At least 10 stingrays have been killed since "Crocodile Hunter" Steve Irwin was fatally injured by one of the fish, an official said yesterday, prompting a spokesman for the late TV star's animal charity to urge people not take revenge on the animals.
Irwin died last week after a stingray barb pierced his chest as he recorded a show off the Great Barrier Reef.
Stingray bodies since have been discovered on two beaches in Queensland state on Australia's eastern coast. Two were discovered yesterday with their tails lopped off, the AP reports.
Michael Hornby, executive director of the Wildlife Warrior fund and a friend of Mr. Irwin's, said the killings could be in retaliation for his death, but if that was the case the behaviour flew in the face of everything his friend believed in, the National Post says.
"We just want to make it very clear that we will not accept and not stand for anyone who's taken a form of retribution. That's the last thing Steve would want," he said. "Stingrays are beautiful creatures and play an important role for the environment."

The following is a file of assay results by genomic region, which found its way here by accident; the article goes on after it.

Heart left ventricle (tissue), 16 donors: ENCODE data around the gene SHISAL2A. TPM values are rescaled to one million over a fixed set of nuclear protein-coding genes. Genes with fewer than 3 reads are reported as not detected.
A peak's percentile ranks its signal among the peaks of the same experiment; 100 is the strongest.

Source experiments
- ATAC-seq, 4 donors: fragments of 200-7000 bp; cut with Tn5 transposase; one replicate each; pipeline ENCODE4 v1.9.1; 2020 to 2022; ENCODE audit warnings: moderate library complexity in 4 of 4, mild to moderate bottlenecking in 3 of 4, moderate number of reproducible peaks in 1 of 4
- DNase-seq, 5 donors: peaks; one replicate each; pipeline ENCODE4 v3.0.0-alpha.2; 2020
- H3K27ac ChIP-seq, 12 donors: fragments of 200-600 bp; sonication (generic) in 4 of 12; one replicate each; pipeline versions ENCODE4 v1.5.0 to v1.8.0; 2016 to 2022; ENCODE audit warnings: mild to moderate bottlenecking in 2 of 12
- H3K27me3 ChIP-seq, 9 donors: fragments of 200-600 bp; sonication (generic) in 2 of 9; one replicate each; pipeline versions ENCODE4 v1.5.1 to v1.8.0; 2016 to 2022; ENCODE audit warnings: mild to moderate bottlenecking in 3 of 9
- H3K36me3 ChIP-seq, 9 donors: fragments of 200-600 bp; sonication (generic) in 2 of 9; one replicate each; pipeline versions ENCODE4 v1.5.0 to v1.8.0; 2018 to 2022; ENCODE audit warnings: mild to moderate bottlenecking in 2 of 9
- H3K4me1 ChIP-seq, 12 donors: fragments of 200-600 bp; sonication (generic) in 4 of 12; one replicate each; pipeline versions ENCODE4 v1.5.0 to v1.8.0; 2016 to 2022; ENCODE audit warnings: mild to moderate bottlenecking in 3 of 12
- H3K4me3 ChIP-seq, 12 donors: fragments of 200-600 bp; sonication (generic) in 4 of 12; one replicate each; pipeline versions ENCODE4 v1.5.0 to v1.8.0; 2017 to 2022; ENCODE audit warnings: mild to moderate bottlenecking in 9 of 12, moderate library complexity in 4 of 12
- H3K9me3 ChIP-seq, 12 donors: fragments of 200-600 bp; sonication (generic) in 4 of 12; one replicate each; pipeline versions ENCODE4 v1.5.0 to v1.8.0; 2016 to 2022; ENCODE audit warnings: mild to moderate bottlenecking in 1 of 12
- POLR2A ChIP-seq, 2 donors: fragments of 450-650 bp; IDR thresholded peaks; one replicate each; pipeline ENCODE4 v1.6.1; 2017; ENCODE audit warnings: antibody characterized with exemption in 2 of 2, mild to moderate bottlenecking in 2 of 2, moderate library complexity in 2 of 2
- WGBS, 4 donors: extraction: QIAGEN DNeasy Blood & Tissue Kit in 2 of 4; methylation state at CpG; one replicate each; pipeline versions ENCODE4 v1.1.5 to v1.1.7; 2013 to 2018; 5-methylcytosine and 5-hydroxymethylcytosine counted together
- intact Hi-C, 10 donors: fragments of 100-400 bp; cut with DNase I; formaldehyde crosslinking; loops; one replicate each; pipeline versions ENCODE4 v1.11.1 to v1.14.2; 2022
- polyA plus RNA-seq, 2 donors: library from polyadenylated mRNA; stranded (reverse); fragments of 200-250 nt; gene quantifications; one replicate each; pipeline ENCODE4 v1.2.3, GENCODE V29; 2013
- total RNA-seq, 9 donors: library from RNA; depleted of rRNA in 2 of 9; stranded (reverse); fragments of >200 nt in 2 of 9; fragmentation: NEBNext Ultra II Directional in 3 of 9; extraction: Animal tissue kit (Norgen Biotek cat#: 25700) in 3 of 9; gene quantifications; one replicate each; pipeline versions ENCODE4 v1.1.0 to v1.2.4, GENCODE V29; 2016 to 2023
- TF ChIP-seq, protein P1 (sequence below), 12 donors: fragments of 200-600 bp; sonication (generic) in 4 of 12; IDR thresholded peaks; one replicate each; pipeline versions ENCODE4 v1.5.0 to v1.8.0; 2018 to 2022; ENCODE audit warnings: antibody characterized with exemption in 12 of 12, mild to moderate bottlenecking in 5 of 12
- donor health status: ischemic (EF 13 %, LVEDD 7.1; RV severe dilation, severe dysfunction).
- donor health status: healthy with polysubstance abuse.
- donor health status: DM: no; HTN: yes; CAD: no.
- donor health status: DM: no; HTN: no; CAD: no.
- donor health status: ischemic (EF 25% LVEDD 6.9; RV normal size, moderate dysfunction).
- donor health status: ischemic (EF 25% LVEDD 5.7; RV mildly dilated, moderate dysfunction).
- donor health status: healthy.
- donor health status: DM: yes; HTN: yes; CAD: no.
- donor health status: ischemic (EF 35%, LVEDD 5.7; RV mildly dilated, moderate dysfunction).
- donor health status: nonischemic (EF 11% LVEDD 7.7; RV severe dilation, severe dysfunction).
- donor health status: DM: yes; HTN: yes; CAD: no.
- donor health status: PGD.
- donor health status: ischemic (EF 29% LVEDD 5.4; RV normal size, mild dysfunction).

Stingrays aren't aggressive and sting only when threatened, Bryan Fry, deputy director of the Australian Venom Research Unit, said Sept. 4. The fisheries department has encountered “isolated incidences” in the past of stingrays having their tails removed, department biologist Wayne Sumpton said in a statement, Bloomberg reports.
Prepared by Alexander Timoshik
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